I’m paid for. Sometimes I feel like these amazingly decent people deserve better. Am I the
lazy con artist that I feel like?
You do your work, you make your deadlines, and that’s good enough.
Don’t feel bad that you’re not Employee of the Century. You’re not working hard but you’re
working smart. You’re keeping your mind fresh. You’re keeping your morale up. Forty
percent of your time may be worth 80 percent of someone else’s. Anyway, let the
company set up the hurdles, and you just do your best to jump them. And someday, those
old burnt-out technical writers hunched over their computers will look up and see, on the
bulletin board, a clipping of a review of your new book and a photo of you looking
glamorous and successful and an interview in which you speak glowingly of your old
employers at TechnoPassion and how understanding everyone was. This will bring tears to
the old burn-outs’ red-rimmed eyes and they will bless you. They will be proud to have had
you in their work area.
Dear Mr. Blue,
I feel at the end of my rope. I am a 41-year-old woman, never married, no
children. Two years ago I fell in love with a 29-year-old man, handsome, very
charming, seductive, noncommittal, consistently late, doesn’t call
when he says he will, self-absorbed, careless with others’
feelings. I told him goodbye but I am still very much in love with him after
On top of this unrequited love, I’ve been suffering from depression
(am taking medication, seeing a therapist). My father, grandmother and aunt
all died in the past two years and two of my best friends have moved out
of town. I feel so lonely, lost and bereft. I am a shy person and am
trying to meet new people. I am dating, and corresponding with some men over the Net, but
my heart aches and I want this man. I realize the loneliness is
probably driving me, but I just can’t seem to come out of this. I suppose I
want to hear he may come around and that I won’t feel this way forever. I belong to a
meditation group, study Buddhism, work out at the gym and volunteer, but my energy is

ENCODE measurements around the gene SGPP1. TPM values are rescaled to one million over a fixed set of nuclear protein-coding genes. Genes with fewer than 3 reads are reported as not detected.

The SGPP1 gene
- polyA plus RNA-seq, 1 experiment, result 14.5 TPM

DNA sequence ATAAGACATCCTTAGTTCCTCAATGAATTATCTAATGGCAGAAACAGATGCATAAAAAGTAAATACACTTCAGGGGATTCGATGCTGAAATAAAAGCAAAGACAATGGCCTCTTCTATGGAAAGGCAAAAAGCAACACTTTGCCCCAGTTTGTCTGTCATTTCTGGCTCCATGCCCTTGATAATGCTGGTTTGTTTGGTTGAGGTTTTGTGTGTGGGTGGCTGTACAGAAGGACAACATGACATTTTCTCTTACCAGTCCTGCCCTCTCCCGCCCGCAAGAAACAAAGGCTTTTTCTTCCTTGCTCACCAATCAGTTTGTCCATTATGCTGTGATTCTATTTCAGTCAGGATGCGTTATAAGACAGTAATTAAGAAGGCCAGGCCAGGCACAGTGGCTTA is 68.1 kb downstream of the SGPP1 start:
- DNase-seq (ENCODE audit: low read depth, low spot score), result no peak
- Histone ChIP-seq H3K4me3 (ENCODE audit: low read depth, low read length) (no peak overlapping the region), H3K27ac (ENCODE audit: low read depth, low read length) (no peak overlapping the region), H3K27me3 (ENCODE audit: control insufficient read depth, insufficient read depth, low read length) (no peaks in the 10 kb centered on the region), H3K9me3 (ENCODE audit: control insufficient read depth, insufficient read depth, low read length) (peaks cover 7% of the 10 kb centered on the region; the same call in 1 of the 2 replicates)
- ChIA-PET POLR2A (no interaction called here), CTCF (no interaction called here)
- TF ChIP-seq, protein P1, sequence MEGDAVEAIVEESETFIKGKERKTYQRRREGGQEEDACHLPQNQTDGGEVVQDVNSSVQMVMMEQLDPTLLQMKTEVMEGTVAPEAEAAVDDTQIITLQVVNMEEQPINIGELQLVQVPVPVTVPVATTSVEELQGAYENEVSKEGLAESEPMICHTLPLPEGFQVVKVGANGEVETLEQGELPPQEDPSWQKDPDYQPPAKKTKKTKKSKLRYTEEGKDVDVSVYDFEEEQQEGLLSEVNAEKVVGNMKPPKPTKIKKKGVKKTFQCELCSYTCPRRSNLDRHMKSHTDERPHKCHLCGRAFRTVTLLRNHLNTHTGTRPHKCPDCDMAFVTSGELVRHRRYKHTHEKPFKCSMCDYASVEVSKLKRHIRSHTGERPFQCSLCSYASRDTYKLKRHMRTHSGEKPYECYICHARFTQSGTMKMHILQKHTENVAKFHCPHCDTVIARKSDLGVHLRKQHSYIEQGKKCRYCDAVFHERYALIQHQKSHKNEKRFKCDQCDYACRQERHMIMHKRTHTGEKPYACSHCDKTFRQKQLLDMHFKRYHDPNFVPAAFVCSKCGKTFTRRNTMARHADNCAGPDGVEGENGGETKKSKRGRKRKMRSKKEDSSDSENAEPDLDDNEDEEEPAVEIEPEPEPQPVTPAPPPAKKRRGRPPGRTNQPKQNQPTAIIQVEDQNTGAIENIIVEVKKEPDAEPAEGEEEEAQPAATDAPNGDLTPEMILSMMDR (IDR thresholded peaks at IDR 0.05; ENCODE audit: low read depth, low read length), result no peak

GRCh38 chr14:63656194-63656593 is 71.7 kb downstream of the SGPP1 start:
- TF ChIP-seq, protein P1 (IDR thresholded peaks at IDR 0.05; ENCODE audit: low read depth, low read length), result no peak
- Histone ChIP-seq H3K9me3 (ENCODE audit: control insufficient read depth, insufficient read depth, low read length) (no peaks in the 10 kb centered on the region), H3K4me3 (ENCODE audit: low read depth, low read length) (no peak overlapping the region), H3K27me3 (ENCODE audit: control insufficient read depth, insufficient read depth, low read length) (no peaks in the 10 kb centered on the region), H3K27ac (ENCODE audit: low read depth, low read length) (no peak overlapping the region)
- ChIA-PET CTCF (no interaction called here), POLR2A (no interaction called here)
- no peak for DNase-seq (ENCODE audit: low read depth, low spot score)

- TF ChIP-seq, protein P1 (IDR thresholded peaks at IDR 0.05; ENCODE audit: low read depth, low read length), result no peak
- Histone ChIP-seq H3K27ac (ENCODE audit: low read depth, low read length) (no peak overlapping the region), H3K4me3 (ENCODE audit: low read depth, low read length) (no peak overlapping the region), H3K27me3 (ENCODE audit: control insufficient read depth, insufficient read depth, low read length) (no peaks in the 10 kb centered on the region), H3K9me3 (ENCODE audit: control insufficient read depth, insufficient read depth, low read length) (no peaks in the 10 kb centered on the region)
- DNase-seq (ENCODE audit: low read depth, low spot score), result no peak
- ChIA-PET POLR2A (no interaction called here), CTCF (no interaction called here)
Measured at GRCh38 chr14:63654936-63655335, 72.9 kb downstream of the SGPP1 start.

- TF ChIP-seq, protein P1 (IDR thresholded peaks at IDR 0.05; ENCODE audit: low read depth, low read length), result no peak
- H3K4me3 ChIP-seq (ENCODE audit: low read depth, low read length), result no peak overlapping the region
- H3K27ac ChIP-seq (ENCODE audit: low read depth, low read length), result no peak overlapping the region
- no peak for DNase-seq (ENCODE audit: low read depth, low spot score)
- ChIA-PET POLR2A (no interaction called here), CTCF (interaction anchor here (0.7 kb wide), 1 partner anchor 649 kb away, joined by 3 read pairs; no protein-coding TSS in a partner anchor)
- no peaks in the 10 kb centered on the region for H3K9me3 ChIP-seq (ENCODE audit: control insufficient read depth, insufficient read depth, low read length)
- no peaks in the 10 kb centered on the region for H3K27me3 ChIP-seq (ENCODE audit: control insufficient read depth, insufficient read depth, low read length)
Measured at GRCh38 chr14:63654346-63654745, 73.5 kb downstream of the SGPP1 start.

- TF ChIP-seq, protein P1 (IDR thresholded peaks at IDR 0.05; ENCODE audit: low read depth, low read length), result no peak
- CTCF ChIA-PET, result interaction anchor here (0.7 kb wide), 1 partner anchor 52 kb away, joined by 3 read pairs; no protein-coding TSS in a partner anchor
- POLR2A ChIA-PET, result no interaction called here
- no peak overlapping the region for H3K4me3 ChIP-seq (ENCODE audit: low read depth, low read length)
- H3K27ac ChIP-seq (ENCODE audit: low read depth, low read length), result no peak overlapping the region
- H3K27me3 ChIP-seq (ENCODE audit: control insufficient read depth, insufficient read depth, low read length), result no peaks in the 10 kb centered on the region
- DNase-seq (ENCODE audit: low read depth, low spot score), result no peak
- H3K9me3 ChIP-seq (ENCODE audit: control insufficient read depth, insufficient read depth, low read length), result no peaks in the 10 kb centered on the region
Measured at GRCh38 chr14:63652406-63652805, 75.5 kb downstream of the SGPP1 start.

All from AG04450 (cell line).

dissipating and I feel I don’t have much more in me to keep on trying. And I still come
home to an empty apartment and an empty heart.
Lost In D.C.
Some people spread out their troubles over a stretch of time, and you got to pay
your dues in one big balloon. It shows your strength of spirit that you’re keeping busy and
tending to your spiritual life and doing your sit-ups and flirting with guys on the Internet.
First of all, the unrequited romance with the young prince is an absolute killer. Oh, Baby, I
wish you hadn’t. I wish you’d fallen in love with some old Republican bull moose or a drone
at the Federal Reserve, instead of this particular spider.
Your description of him is telling –
we all know the type — and I hope he doesn’t come around again, Baby, because he’s only
an actor and you’re for real. You have a heart to give, he doesn’t. If he comes around,
you’re back at square one. You’ve put in one year of hard time without him, and the next
year is going to be easier than the last one. I know that’s not much consolation.
I assume that
the depression is under control, that the therapy is working for you. Is it possible for you to
take a small step or two toward relieving that daily loneliness? This is a burden for shy
persons, and you might consider alleviating it by taking a roommate or finding a living
situation that gives you some society and conversation and laughter at the end of your day.
(Just make sure it’s someone who can make you laugh.) It’s a small step, but it helps to
break that big silence.
You’re not messed up, you’ve only absorbed a lot of punishment, and
it’d be good for your spirits to have other people in your life, nonromantic ones, steady
ones. Is this possible? I’d also suggest that you be careful not to get run down — it sounds
like you’re busier than I am — and be watchful of the depression. Medication needs
monitoring. But you know that and now I’m blathering. I just want you to stick with the